Bucks County Raises Taxes

December 22, 2011:  In an article posted today on the www.phillyburbs.com  website, Staff Writer, Gary Weckselblatt, writes about the decision of the Bucks County Commissioners to increase taxes by 5.7%.  In return, the county plans to spend slightly less in the new year than it did in 2010.

The increase is the first in six years.  The county spending plan of $461.8 million will be funded by upping the county millage rate to 1.258.  Also, implemented will be a hiring freeze and potential staff reductions.

While the increase is not as drastic as those implemented in neighboring counties, it will cause some residents to seek relief.  Given that property values in Bucks County are stable at best (declining in some areas), many property owners will likely turn to appealing their property tax assessments as a way to stave off the increases and, perhaps, lower their tax burden.

The Up Side…this is a good time for property owners to explore assessment reduction.  Reducing your assessment will effectively reduce your tax burden. 

When appealing your assessment it is imperative to have the best sales data available, to support your case.  Having an appraisal of your property completed by a State Certified Real Estate Appraiser to submit with your appeal will give property owners the best chances of winning a reduction.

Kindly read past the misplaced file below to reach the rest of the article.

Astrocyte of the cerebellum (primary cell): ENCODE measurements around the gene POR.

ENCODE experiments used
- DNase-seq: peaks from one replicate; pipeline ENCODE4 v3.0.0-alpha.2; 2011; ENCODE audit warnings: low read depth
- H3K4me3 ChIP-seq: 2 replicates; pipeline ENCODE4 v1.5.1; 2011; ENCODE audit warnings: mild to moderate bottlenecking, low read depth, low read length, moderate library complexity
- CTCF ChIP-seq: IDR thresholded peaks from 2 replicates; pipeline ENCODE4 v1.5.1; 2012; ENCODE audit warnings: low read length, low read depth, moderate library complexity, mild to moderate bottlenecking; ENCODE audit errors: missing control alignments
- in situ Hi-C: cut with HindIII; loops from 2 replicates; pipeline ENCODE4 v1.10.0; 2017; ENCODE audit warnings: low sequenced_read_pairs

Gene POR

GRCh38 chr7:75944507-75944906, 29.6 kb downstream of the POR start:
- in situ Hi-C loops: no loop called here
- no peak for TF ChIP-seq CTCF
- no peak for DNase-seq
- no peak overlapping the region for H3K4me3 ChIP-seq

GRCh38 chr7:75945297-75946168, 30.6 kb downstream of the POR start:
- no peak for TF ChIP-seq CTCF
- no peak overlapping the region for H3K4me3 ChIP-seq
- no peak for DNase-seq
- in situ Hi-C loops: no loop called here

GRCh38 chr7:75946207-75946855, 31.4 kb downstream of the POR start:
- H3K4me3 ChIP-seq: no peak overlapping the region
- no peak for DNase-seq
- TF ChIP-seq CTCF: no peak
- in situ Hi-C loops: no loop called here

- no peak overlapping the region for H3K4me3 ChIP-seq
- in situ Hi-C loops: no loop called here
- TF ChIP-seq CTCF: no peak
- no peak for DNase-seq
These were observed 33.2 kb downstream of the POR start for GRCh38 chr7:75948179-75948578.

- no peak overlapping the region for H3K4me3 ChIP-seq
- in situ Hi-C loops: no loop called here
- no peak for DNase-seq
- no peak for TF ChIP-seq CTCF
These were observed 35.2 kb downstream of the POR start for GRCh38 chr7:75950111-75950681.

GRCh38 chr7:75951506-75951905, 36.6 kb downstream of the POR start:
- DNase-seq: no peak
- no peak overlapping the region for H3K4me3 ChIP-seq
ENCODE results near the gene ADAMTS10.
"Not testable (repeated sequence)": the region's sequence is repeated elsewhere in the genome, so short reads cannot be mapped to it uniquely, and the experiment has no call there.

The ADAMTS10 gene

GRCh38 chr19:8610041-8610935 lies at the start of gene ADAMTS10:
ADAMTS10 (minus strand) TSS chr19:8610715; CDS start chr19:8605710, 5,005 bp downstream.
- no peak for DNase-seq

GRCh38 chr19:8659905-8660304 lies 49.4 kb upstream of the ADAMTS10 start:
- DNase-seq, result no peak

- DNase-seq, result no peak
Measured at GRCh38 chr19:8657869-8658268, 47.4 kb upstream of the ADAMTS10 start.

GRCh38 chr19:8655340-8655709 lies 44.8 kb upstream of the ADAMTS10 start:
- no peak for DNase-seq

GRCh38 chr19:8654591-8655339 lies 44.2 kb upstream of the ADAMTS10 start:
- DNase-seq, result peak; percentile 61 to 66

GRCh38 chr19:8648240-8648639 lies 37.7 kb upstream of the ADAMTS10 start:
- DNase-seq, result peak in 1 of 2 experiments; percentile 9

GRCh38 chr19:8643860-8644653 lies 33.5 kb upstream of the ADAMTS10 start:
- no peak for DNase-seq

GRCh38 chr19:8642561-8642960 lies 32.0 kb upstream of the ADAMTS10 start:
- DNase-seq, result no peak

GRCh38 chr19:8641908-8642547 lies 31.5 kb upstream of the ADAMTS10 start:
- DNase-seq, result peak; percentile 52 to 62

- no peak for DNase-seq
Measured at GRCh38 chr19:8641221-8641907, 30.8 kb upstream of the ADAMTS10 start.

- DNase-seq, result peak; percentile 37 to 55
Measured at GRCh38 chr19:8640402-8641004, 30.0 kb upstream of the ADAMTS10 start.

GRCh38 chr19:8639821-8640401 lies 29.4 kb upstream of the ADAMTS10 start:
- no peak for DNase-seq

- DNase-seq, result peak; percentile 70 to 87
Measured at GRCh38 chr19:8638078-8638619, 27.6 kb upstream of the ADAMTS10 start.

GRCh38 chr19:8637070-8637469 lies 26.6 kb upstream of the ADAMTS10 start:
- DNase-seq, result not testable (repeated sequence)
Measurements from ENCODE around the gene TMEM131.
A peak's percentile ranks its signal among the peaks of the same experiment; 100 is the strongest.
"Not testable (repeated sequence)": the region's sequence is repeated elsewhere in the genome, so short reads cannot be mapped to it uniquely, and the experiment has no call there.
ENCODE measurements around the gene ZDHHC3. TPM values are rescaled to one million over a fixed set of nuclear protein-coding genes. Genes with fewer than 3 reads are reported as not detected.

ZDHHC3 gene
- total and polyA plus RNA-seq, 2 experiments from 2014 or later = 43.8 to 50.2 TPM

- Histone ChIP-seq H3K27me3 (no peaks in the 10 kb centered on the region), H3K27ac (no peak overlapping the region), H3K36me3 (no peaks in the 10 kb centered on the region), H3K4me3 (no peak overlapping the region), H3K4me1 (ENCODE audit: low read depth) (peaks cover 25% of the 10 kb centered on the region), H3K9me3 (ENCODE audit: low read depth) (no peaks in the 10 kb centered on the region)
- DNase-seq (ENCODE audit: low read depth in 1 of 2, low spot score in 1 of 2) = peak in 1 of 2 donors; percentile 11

Property owners may also want to hire a tax assessment reduction firm to represent their appeal.  There are many firms that specialize in assessment appeals as well as a number of attorneys that make it part of their overall practice.  Typically, they will take care of filing the appeal and will represent you at the hearing.  They will usually work on a contingency basis, meaning they will not receive a fee unless you get a reduction.  Their fees are usually a percentage of the reduction.  When looking for someone to represent you, be sure that they have experience with tax appeals and that they have a proven record of success in front of your particular Board of Assessment.  All the Boards are different and knowing that your representative has had success in front of your Board will only make your case stronger.

To read the full article, visit the following link.  Bucks Spends Less, You Pay More

If you have any questions about tax assessment appeal or property value , please feel free to call or email The Coyle Group at 215.836.5500 or appraisals@coyleappraisals.com 


Potential 32% Reduction!

A property owner in Whitpain Township contacted our office about doing an appraisal of his property for tax assessment appeal.  As we do with all of our assessment appeal clients, we ran the public records on the property and searched for any prior MLS data on the house.  This gives us a preliminary understanding of the property.

In this case, the house was a 5 year old 1 story rancher.  Not very common in this particular market where 2 story colonials are the norm.  The public records indicated that the house was over 5,100 square feet…large for a rancher.  Digging a little deeper we found that 2,000 square feet of the listed gross living area (GLA) was contained in the finished basement.